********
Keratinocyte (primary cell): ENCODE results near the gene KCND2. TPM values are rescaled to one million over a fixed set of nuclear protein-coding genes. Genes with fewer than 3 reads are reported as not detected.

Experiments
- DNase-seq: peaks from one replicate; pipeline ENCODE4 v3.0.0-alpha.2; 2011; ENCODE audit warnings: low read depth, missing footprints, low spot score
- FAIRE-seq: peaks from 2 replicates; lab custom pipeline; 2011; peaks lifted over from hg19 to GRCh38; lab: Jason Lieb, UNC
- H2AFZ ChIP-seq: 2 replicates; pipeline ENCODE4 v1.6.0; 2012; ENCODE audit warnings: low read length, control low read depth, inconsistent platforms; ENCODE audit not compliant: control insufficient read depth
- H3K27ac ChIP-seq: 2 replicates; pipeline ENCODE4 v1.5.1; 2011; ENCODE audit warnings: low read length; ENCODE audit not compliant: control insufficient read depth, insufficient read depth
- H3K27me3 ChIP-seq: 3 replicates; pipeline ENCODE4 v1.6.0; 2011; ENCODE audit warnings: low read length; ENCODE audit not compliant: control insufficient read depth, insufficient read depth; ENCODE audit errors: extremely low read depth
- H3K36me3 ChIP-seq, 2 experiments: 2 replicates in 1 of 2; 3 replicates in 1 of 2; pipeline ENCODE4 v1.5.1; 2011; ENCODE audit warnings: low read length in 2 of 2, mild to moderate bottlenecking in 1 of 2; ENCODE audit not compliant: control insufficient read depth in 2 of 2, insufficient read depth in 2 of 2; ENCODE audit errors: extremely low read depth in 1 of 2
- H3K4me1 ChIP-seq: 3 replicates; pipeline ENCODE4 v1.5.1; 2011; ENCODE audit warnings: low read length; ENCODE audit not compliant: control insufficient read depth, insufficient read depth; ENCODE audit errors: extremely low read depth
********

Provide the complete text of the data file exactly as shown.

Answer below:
Keratinocyte (primary cell): ENCODE results near the gene KCND2. TPM values are rescaled to one million over a fixed set of nuclear protein-coding genes. Genes with fewer than 3 reads are reported as not detected.

Experiments
- DNase-seq: peaks from one replicate; pipeline ENCODE4 v3.0.0-alpha.2; 2011; ENCODE audit warnings: low read depth, missing footprints, low spot score
- FAIRE-seq: peaks from 2 replicates; lab custom pipeline; 2011; peaks lifted over from hg19 to GRCh38; lab: Jason Lieb, UNC
- H2AFZ ChIP-seq: 2 replicates; pipeline ENCODE4 v1.6.0; 2012; ENCODE audit warnings: low read length, control low read depth, inconsistent platforms; ENCODE audit not compliant: control insufficient read depth
- H3K27ac ChIP-seq: 2 replicates; pipeline ENCODE4 v1.5.1; 2011; ENCODE audit warnings: low read length; ENCODE audit not compliant: control insufficient read depth, insufficient read depth
- H3K27me3 ChIP-seq: 3 replicates; pipeline ENCODE4 v1.6.0; 2011; ENCODE audit warnings: low read length; ENCODE audit not compliant: control insufficient read depth, insufficient read depth; ENCODE audit errors: extremely low read depth
- H3K36me3 ChIP-seq, 2 experiments: 2 replicates in 1 of 2; 3 replicates in 1 of 2; pipeline ENCODE4 v1.5.1; 2011; ENCODE audit warnings: low read length in 2 of 2, mild to moderate bottlenecking in 1 of 2; ENCODE audit not compliant: control insufficient read depth in 2 of 2, insufficient read depth in 2 of 2; ENCODE audit errors: extremely low read depth in 1 of 2
- H3K4me1 ChIP-seq: 3 replicates; pipeline ENCODE4 v1.5.1; 2011; ENCODE audit warnings: low read length; ENCODE audit not compliant: control insufficient read depth, insufficient read depth; ENCODE audit errors: extremely low read depth